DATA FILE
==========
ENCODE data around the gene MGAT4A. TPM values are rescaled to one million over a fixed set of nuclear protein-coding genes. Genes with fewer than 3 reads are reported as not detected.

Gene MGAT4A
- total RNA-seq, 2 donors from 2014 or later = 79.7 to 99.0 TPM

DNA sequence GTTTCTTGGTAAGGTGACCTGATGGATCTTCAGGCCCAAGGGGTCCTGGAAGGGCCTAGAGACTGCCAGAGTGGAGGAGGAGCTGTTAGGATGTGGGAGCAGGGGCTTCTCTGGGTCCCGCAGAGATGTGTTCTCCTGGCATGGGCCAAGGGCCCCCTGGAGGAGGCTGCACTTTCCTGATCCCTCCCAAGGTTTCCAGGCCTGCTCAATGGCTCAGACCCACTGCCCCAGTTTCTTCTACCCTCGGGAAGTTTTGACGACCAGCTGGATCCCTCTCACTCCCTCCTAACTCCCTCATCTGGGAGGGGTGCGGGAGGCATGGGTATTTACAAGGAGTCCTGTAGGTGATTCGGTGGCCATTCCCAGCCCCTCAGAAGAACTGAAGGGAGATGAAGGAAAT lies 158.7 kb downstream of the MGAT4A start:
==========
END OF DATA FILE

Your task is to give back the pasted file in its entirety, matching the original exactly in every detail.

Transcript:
ENCODE data around the gene MGAT4A. TPM values are rescaled to one million over a fixed set of nuclear protein-coding genes. Genes with fewer than 3 reads are reported as not detected.

Gene MGAT4A
- total RNA-seq, 2 donors from 2014 or later = 79.7 to 99.0 TPM

DNA sequence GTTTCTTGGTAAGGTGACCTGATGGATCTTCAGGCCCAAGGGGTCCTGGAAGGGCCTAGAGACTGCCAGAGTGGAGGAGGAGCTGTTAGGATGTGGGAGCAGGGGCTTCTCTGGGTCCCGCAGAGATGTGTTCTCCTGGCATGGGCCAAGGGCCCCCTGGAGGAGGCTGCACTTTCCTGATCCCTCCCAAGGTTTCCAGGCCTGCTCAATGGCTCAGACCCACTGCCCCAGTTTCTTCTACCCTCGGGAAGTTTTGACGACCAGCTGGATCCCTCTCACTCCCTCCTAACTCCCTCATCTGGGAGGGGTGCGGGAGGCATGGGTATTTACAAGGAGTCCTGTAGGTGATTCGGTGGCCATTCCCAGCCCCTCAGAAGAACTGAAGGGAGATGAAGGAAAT lies 158.7 kb downstream of the MGAT4A start: